"It's a walk-off."
Can it Zane, I can dominate a walk-off with my mascara-bleeding eyes closed shut and a nasty case of clubfoot. All I need are my tunes, and thank Liberace's ghost that the Scissor Sisters are here to stay. Just spin that record with "Tits on the Radio" and I'll be repeating and elaborating down any runway, stretching my spandex pants past the laws of physics, all with the help of the most deliciously bitchy and joyful music I've heard since glam rock went out of style. Through the course of this gender-bendilicious debut, every one of the Scissor Sisters proves him/her/itself to be -- to quote one of the album's many crunchy lyrics -- "a classy honey kissy huggy lovey dovey ghetto princess."
Of course, the first thing that comes to mind when first encountering the Sisters -- a six-piece with hokey stage names like Paddy Boom and Jake Shears -- are the unfortunate cynical labels of gimmick, cheeseballs, or untalented disco thieves (which, incidentally, would be a fucking awesome band name). Somehow, the Scissor Sisters, originally dubbing themselves Dead Lesbian and the Fibrillating Scissor Sisters but changing their name so as not to alienate every human being on Earth, manage to be all these things while still attaining greatness. Song after song apes Elton John, David Bowie, Mott the Hoople, Frankie Goes To Hollywood, and Midnight Vultures-era Beck, all the while playing sex for laughs and oozing a gooey-sweaty swagger full of bedroom confidence, and the Sisters pull it off with intelligence and honesty. Plus, they make the execution look amazingly easy, especially considering that this stuff was recorded at bassist Babydaddy's apartment.
So just what gives the Scissor Sisters that je ne sais quoi? Their unbridled joy and energy. They seem to know they're resurrecting semi-dead genres of Hunky Doryism and disco, but they're also aware of how returning to lost arts can inspire a truly fresh sound. Badydaddy and Co. take the idea and run with it. From the hard-hitting bass of "Laura" to the classic-rock Pink Floyd mourning of "Return to Oz," the sisters go for broke with loud and proud themes and incredibly groovy, densely textured production. Every song bulges with simple catchiness and excellence, but standouts include the rollicking piano-rock of "Take Your Mama," the counter-culture disco revelry of "Tits on the Radio," and a hilarious cover of "Comfortably Numb," which features a Bee Gees "Stayin' Alive" rendition of "Ah, ah, ah!/ Have become/ comfortably numb."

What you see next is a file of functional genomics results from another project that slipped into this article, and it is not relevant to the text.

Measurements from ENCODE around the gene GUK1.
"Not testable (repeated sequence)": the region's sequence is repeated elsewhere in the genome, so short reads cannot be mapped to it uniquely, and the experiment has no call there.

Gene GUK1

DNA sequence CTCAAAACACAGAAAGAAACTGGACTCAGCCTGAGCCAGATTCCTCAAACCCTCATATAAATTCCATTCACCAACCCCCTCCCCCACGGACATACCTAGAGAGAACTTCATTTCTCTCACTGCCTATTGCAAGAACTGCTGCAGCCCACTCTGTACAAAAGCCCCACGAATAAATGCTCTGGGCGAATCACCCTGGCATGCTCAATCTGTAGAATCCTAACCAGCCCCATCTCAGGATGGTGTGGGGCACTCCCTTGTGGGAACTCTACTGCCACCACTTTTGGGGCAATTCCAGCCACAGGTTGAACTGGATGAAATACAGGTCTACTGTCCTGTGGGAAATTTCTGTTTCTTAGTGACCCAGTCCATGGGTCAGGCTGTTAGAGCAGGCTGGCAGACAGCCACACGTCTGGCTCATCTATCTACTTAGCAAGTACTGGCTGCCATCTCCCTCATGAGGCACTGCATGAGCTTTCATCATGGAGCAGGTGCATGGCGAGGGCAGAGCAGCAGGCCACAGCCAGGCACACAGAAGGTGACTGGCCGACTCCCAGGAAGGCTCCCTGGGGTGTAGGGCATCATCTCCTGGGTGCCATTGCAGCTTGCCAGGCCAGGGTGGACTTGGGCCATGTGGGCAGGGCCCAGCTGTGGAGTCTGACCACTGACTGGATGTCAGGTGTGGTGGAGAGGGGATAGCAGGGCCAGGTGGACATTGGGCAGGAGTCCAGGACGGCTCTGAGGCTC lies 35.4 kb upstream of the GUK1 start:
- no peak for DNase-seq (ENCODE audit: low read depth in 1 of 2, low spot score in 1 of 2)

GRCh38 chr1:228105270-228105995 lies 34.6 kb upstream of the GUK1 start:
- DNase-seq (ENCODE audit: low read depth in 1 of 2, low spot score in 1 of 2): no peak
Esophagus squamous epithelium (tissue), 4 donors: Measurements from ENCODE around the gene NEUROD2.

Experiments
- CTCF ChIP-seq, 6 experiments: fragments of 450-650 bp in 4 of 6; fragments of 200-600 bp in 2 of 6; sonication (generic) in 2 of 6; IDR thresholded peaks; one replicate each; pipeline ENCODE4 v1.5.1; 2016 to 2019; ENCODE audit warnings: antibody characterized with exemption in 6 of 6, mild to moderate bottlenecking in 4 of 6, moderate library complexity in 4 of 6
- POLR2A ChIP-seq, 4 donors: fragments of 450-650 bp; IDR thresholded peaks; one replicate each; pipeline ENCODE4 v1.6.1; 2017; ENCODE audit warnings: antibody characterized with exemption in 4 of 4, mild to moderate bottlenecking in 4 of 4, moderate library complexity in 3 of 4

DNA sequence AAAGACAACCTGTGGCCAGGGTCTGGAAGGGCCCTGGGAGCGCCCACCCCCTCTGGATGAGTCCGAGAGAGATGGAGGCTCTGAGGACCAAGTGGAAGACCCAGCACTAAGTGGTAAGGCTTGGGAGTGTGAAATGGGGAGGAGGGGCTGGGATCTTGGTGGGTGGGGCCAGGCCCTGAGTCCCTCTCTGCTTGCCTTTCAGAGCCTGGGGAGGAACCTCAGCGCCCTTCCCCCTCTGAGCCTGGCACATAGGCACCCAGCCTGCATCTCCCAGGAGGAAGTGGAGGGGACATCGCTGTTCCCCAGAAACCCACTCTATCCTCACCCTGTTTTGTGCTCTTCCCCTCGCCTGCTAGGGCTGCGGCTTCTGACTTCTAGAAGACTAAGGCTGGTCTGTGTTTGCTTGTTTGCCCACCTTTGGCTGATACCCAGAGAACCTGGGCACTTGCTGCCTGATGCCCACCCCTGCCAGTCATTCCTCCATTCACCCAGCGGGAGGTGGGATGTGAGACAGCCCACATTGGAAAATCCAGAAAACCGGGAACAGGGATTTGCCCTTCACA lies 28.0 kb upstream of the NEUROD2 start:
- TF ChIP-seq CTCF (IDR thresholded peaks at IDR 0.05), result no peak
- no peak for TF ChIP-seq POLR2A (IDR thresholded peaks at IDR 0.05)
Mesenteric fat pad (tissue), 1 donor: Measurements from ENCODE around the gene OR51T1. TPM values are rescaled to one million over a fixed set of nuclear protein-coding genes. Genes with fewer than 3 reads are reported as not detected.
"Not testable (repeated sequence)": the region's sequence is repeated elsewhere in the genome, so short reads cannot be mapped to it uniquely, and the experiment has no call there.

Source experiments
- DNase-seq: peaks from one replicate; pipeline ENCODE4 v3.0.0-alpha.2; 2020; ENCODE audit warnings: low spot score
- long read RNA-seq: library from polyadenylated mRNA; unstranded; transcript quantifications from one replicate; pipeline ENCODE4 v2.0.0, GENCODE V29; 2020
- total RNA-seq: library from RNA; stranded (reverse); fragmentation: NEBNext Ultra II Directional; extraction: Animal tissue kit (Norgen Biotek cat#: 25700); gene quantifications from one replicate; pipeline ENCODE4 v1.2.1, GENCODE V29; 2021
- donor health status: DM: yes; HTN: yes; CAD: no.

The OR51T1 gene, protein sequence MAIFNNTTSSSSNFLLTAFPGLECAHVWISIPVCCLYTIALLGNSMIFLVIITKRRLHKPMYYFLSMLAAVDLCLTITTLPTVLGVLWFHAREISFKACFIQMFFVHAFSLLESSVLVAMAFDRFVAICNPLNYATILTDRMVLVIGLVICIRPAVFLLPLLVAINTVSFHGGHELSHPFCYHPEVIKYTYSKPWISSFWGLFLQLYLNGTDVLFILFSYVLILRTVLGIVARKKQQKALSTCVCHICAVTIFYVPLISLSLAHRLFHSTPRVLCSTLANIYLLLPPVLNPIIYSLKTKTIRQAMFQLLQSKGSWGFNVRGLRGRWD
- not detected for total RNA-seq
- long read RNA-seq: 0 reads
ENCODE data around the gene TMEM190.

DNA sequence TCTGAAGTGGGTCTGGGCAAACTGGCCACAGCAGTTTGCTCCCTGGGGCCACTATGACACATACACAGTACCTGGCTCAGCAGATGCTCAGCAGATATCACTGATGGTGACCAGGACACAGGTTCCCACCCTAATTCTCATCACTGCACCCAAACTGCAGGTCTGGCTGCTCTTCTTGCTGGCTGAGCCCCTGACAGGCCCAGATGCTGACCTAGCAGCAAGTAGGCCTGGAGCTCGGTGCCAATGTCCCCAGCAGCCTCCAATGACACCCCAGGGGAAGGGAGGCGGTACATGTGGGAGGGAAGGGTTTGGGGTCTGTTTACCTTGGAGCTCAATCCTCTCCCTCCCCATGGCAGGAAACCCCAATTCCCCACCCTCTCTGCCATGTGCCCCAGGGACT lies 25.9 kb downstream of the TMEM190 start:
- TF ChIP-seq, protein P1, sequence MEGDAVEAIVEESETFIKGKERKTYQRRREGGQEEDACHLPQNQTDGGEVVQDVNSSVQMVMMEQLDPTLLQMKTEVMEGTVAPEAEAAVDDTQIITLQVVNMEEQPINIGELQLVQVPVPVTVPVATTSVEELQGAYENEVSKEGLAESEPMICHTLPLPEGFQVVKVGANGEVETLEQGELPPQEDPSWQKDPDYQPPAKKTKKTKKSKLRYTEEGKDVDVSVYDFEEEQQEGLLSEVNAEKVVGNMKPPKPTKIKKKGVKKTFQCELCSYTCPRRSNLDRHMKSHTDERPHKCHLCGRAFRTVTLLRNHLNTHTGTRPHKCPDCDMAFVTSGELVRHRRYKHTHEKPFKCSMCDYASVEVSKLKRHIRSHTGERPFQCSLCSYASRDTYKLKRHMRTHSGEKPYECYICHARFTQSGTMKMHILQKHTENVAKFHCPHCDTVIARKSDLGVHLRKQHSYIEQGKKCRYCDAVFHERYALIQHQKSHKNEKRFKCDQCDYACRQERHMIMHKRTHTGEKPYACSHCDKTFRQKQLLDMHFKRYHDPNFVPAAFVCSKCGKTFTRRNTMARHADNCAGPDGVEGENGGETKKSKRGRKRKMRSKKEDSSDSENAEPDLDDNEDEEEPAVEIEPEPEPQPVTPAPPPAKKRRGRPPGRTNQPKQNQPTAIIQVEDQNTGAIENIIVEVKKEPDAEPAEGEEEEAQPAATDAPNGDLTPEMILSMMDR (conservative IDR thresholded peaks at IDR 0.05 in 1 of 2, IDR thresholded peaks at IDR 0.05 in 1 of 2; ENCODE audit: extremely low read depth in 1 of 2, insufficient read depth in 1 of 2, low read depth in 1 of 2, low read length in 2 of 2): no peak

The twist to the music, though, lays in its heart and mind. "Take Your Mama" paints the poignant yet celebratory picture of a man getting his mother wasted before coming out of the closet to her, while the Beck-ish "Lovers in the Backseat" has singer Shears idly playing with his radio in the driver's seat and trying not to glance at the steamy sex occurring right behind him. "Return to Oz," the album's best song, tells the heart-wrenching tale of a gay community destroyed by crystal meth. Luckily, "Music Is the Victim," the only semi-weak track among this marvelous work, is brainless piano-rock blues that still remains highly enjoyable.
I cannot find a better party soundtrack to 2004. With the drinks liberally pouring as the energy peaks with "Filthy/Gorgeous" and the body finally detoxing with the bad trip of "Oz," the Scissor Sisters breathe buoyant life into the dead art of coking up in drag. And, as is the case with fellow music-history rapists the Darkness, the public is magnetically drawn to the timelessness of once-prevalent genres. The Sisters are destined for success of at least the "Flavor of the Year" variety, and their future will lie in how they elaborate on their themes. In the meantime, this debut does enough to qualify as one of the year's best just by keeping my ass shaking. Amen to sex, drugs and disco balls.
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